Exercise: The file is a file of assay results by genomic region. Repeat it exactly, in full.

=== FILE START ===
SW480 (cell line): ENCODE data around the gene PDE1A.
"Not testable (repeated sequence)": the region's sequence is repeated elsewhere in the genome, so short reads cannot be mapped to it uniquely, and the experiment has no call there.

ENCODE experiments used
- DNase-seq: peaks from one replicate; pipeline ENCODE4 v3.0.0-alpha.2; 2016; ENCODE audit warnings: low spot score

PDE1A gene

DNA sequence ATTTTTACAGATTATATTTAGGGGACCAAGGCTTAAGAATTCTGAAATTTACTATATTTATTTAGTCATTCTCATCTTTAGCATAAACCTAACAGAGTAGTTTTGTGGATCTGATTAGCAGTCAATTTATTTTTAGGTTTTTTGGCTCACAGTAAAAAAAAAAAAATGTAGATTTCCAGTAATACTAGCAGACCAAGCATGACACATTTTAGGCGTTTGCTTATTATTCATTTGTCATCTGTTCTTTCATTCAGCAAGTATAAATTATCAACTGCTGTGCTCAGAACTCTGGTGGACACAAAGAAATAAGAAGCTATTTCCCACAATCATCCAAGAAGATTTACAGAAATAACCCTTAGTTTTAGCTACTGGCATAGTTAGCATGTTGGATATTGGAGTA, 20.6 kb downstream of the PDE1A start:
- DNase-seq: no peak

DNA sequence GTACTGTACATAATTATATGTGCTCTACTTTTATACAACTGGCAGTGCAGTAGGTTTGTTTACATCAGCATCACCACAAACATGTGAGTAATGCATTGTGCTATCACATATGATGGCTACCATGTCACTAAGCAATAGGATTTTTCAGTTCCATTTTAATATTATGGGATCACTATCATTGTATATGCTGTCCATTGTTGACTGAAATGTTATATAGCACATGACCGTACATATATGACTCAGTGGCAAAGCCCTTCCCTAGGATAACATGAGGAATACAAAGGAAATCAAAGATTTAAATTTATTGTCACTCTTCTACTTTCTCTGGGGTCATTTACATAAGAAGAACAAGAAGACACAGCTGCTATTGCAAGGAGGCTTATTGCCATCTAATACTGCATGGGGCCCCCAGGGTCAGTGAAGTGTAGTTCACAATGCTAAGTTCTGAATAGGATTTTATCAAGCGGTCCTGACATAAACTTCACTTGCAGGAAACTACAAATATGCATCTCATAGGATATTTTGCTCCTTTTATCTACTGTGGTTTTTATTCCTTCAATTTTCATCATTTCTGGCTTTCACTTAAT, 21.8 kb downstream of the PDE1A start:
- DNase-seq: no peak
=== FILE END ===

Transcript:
SW480 (cell line): ENCODE data around the gene PDE1A.
"Not testable (repeated sequence)": the region's sequence is repeated elsewhere in the genome, so short reads cannot be mapped to it uniquely, and the experiment has no call there.

ENCODE experiments used
- DNase-seq: peaks from one replicate; pipeline ENCODE4 v3.0.0-alpha.2; 2016; ENCODE audit warnings: low spot score

PDE1A gene

DNA sequence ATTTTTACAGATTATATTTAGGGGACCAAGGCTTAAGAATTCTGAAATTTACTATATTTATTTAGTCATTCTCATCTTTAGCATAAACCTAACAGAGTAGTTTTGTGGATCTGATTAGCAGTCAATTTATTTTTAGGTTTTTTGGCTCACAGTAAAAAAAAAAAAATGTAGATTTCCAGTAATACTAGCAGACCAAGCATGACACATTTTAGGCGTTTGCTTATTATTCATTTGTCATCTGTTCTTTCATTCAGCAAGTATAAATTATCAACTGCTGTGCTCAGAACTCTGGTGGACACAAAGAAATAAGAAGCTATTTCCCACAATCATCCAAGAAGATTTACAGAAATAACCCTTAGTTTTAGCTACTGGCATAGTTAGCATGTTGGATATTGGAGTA, 20.6 kb downstream of the PDE1A start:
- DNase-seq: no peak

DNA sequence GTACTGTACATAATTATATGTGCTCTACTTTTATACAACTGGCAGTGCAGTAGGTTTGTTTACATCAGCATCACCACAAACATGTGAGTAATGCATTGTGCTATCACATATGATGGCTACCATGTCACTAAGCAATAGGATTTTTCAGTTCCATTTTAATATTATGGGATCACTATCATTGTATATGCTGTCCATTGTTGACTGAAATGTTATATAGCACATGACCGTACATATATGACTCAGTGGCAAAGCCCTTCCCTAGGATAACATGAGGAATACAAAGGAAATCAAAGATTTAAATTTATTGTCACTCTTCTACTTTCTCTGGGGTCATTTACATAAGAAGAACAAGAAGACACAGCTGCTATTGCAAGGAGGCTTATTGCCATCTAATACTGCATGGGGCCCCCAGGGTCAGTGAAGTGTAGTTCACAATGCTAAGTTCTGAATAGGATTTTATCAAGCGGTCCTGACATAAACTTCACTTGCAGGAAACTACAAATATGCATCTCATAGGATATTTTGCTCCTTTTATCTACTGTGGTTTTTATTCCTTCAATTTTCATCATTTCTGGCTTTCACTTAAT, 21.8 kb downstream of the PDE1A start:
- DNase-seq: no peak